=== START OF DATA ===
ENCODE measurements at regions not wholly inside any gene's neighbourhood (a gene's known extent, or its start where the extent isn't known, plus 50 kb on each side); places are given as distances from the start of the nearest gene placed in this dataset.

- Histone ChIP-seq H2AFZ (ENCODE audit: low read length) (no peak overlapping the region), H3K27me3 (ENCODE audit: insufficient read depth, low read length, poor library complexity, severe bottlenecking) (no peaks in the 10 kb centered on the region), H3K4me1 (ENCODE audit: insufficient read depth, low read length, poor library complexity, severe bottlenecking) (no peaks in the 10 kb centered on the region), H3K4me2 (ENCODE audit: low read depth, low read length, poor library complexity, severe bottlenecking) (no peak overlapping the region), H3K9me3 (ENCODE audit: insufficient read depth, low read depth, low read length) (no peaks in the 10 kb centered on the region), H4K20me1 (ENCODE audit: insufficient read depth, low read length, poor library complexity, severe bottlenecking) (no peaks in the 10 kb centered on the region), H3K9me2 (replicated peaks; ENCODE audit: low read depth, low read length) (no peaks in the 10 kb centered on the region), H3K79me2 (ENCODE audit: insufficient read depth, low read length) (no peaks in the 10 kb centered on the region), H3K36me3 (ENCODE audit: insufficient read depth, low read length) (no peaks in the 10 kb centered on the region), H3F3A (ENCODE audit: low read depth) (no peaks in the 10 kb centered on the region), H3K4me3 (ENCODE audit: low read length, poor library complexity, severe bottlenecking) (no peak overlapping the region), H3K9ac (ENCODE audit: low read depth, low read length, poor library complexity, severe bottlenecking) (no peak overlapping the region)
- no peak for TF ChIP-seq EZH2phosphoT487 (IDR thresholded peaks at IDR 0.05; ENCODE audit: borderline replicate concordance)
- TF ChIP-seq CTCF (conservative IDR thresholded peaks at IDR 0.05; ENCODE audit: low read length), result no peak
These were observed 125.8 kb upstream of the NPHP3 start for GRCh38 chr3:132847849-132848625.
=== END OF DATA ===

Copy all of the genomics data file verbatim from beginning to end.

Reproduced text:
ENCODE measurements at regions not wholly inside any gene's neighbourhood (a gene's known extent, or its start where the extent isn't known, plus 50 kb on each side); places are given as distances from the start of the nearest gene placed in this dataset.

- Histone ChIP-seq H2AFZ (ENCODE audit: low read length) (no peak overlapping the region), H3K27me3 (ENCODE audit: insufficient read depth, low read length, poor library complexity, severe bottlenecking) (no peaks in the 10 kb centered on the region), H3K4me1 (ENCODE audit: insufficient read depth, low read length, poor library complexity, severe bottlenecking) (no peaks in the 10 kb centered on the region), H3K4me2 (ENCODE audit: low read depth, low read length, poor library complexity, severe bottlenecking) (no peak overlapping the region), H3K9me3 (ENCODE audit: insufficient read depth, low read depth, low read length) (no peaks in the 10 kb centered on the region), H4K20me1 (ENCODE audit: insufficient read depth, low read length, poor library complexity, severe bottlenecking) (no peaks in the 10 kb centered on the region), H3K9me2 (replicated peaks; ENCODE audit: low read depth, low read length) (no peaks in the 10 kb centered on the region), H3K79me2 (ENCODE audit: insufficient read depth, low read length) (no peaks in the 10 kb centered on the region), H3K36me3 (ENCODE audit: insufficient read depth, low read length) (no peaks in the 10 kb centered on the region), H3F3A (ENCODE audit: low read depth) (no peaks in the 10 kb centered on the region), H3K4me3 (ENCODE audit: low read length, poor library complexity, severe bottlenecking) (no peak overlapping the region), H3K9ac (ENCODE audit: low read depth, low read length, poor library complexity, severe bottlenecking) (no peak overlapping the region)
- no peak for TF ChIP-seq EZH2phosphoT487 (IDR thresholded peaks at IDR 0.05; ENCODE audit: borderline replicate concordance)
- TF ChIP-seq CTCF (conservative IDR thresholded peaks at IDR 0.05; ENCODE audit: low read length), result no peak
These were observed 125.8 kb upstream of the NPHP3 start for GRCh38 chr3:132847849-132848625.